There’s a number of options for applying. Once you identity the university and course you’re keen on, you can just apply directly. There are also two popular services , CUCAS and CUAC, that can help you to apply.
There are also 100s of scholarship options for international students (they can be found here).
Deadline wise, it’s best to check with the university itself as semester dates can differ across the country.
You’ll need the following documents to apply:
What are the student visa requirements?
There are two types of student visa in China. The X1, for students studying for longer than 6 months. And the X2, for students studying for less.
If you’re coming from the UK, Australia, Canada or the EU, you can apply through the CVASC (Chinese VISA Application Service Centre). If not, you’ll need to apply through your nearest Chinese embassy or consulate (you’ll have to do this in person, though).
You should apply around a month before you plan to move.
How much will I be looking to spend on fees?
This can vary quite a bit as there are a number of public and private universities in China and also a lot of UK unis have campuses in China that charge fees pretty similar to UK uni fees.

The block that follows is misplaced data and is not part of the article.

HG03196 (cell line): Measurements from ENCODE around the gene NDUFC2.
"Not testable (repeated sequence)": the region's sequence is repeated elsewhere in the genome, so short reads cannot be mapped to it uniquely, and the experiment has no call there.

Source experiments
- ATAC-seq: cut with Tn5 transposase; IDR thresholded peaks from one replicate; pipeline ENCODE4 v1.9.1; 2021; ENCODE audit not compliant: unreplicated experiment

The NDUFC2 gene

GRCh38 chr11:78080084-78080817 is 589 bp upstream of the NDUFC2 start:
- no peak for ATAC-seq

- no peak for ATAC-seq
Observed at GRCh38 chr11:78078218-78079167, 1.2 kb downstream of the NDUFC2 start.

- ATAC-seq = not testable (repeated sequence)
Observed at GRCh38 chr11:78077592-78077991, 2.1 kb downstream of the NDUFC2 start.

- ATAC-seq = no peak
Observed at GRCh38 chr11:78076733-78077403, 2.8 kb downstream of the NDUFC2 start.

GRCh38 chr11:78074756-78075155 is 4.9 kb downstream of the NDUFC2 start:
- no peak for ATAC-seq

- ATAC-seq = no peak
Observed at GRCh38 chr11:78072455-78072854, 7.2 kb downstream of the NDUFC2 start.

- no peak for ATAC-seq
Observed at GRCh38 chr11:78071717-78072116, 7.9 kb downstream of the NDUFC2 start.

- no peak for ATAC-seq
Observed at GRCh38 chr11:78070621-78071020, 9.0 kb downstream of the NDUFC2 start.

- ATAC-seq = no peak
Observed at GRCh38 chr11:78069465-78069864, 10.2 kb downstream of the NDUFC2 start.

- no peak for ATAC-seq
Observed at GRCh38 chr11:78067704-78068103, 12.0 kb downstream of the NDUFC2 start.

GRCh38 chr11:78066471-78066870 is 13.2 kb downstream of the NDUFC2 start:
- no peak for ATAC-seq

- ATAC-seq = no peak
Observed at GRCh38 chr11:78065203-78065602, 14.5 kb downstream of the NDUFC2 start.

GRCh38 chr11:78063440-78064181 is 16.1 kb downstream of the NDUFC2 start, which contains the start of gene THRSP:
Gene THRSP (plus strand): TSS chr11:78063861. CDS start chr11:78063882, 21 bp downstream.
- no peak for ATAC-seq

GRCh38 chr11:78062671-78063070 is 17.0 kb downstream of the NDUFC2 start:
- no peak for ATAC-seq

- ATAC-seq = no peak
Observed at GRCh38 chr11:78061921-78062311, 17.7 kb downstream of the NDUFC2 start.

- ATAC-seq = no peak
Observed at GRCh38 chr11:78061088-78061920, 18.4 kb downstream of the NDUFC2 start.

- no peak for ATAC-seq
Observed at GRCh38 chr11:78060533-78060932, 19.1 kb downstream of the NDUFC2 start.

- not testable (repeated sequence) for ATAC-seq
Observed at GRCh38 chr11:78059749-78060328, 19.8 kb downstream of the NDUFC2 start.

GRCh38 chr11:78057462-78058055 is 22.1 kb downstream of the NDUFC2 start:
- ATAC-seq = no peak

Our friends over at Study Portals have all the info on pricing here.
Are there any language requirements?
是 or Shì (or yes)
For a Chinese-taught course, you’ll need to take a HSK test.
Do I need health insurance?
You’ll need health insurance cover that will cover around 62,000 USD (around 47,000 GBP). You can get this from an insurance company in your home country or buy a health insurance card in China.
Can I work while studying?
But, if you’re studying as part of an exchange programme with a UK university you’ll need their permission. You’ll need permission from the Chinese immigration authorities as well.